Novel poxvirus threatens juvenile squirrels
A previously unknown poxvirus causes severe disease in European red squirrels from Germany. Molecular genetic investigations revealed a new virus species in the family of Poxviridae. Results of the study are published in the scientific journal Emerging Infectious Diseases.
For several years, juvenile red squirrels have been found in the greater Berlin metropolitan area with severe inflammatory lesions of hands, feet and ears without evidence of a cause. "The little squirrels cannot keep hold of anything because their tiny fingers are sticking together. The wounds are so painful that some animals die in shock," says Tanya Lenn from the Red Squirrel Sanctuary Berlin/Brandenburg, who saw many red squirrels recover after intensive care. "Despite all efforts, if they are found too late, not all animals will make it."
Some of the deceased red squirrels were submitted to the Leibniz Institute for Zoo and Wildlife Research (IZW) for pathological investigations. Wildlife pathologist Gudrun Wibbelt detected profound inflammatory skin infections in all animals complicated by secondary colonization of bacteria and yeasts. "But the most important finding in the diseased skin were oval inclusion bodies within the skin cells visible only by microscopical examination," explains Wibbelt. With the aid of electron microscopy, viral particles could be demonstrated in these inclusions in all investigated squirrels. Wibbelt reports that "shape and size of these viruses are similar to cowpox virus."
To verify this suspicion, samples were sent to the national reference laboratory for poxviruses at the Robert Koch-Institute (RKI). To their surprise, routine molecular diagnostic techniques did not produce positive results. Subsequently, Livia Schrick and Andreas Nitsche (RKI) isolated the virus. On the basis of this virus isolate, their colleagues Simon Tausch and Piotr Dabrowski decoded the whole genome of the virus. The researchers compared the genetic information of the virus with all known poxviruses. "We discovered that the Berlin Squirrelpox virus is a novel poxvirus species, as it is only remotely related to other poxviruses," says Nitsche. "The virus seems to specifically infect red squirrels, while infections in humans or pets are rather unlikely," comments Wibbelt.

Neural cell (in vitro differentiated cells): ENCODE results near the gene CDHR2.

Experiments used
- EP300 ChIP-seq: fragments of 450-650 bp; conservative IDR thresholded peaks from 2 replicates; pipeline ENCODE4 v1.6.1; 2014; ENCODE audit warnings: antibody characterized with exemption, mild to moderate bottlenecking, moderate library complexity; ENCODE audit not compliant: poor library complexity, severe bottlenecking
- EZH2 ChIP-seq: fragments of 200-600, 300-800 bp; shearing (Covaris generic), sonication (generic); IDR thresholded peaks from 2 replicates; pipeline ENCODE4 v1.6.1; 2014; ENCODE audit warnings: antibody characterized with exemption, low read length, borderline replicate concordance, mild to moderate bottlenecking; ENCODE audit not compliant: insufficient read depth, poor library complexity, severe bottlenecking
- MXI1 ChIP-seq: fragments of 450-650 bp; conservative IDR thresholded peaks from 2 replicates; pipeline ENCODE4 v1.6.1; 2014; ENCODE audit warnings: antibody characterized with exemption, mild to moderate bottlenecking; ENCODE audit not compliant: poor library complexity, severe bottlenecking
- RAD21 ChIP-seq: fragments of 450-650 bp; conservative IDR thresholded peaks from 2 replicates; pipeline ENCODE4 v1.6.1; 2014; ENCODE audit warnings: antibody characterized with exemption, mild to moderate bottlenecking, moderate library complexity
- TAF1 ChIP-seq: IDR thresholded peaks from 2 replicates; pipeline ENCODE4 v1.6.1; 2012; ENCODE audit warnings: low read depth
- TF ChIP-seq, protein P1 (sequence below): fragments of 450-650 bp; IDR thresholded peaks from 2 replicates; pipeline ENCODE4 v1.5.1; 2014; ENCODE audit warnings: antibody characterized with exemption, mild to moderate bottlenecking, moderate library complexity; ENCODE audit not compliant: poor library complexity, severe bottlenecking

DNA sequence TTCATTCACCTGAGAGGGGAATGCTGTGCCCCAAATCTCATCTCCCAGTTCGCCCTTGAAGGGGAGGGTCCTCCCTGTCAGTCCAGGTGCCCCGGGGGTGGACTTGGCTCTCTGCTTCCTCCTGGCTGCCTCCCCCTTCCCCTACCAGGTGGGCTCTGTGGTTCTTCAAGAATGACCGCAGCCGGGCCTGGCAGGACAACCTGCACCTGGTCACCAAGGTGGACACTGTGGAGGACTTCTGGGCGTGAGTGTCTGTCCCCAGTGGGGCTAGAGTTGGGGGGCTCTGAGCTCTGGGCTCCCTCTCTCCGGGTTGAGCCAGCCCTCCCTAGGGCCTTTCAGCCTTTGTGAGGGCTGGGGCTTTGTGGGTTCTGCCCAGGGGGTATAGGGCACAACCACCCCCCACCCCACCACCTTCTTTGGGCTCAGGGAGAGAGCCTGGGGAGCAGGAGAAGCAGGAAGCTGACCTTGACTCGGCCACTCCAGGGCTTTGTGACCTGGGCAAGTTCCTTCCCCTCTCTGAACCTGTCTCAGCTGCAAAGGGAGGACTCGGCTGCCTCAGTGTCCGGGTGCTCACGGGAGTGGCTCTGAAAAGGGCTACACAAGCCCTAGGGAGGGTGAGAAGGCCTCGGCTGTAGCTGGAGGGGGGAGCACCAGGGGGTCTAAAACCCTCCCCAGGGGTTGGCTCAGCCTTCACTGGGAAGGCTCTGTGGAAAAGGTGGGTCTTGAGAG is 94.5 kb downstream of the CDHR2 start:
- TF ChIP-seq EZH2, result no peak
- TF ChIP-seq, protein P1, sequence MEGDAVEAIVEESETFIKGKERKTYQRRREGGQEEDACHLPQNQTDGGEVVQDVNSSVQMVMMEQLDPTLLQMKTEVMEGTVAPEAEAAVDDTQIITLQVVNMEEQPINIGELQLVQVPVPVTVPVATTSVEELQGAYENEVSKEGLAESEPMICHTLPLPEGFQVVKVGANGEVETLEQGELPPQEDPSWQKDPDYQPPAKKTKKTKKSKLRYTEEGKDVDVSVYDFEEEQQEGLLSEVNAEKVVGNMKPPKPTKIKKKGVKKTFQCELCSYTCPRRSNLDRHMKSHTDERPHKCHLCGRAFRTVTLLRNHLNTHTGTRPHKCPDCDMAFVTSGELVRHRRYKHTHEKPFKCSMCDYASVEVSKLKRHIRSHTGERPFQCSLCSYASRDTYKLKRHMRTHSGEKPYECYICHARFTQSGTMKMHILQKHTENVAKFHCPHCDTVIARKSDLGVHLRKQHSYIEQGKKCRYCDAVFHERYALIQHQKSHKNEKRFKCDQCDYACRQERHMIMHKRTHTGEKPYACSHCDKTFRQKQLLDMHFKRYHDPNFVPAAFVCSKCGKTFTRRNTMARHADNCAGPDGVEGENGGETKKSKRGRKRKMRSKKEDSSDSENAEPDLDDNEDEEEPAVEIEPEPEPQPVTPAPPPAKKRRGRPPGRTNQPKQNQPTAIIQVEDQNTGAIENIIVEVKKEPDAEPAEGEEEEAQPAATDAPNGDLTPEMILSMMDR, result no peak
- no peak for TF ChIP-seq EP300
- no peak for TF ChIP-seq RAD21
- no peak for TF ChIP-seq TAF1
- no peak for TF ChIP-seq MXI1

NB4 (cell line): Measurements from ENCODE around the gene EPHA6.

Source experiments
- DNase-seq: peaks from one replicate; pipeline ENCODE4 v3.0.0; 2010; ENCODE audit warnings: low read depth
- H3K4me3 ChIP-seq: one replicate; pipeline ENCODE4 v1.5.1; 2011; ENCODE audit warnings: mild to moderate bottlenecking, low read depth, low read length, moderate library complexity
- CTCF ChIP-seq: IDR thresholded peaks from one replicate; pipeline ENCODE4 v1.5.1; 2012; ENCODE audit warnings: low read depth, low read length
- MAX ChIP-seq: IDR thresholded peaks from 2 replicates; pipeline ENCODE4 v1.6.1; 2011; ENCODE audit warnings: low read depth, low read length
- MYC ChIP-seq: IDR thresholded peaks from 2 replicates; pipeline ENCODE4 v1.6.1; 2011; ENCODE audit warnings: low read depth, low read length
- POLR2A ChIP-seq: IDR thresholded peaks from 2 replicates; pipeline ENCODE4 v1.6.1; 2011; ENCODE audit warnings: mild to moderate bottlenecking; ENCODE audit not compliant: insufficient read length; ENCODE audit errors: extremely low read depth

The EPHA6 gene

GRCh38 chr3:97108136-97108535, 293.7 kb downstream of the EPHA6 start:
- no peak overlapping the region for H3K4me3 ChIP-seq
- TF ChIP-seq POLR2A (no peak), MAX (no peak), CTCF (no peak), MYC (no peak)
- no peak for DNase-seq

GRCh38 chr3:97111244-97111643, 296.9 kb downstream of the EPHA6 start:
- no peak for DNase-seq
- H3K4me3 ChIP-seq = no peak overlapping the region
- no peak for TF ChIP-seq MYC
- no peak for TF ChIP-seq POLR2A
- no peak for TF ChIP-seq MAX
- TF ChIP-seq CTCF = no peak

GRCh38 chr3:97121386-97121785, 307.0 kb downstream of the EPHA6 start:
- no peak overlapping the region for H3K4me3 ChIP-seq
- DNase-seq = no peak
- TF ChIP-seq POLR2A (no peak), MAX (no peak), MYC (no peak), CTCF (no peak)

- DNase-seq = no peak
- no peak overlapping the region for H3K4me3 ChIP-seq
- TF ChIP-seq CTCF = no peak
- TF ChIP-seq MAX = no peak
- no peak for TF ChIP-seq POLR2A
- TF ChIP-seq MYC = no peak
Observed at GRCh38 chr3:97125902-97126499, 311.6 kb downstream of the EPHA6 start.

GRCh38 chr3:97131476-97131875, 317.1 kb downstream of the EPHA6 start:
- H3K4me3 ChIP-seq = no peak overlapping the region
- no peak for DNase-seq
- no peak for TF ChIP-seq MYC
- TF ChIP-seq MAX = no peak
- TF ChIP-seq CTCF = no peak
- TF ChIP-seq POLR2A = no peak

Skin diseases caused by another squirrelpox virus are well known in red squirrels from Great Britain. This pathogen is partly responsible for large-scale regional extinction of red squirrels across most parts of England. The bigger grey squirrels, imported from North America into England in the 19th century, were carriers of this virus species. While they remain healthy, they shed the virus to the environment, where it can be transmitted to red squirrels. Grey squirrels are not present in Germany. Occasionally, the native red squirrels occur in colour variations from light grey to black – but can always be unmistakably recognized as red squirrels by the tiny hair tufts at the tips of their ears.
"The discovery of such a novel poxvirus is a small sensation among scientists working on poxviruses and all the more remarkable when this happens on your own doorstep," says Wibbelt.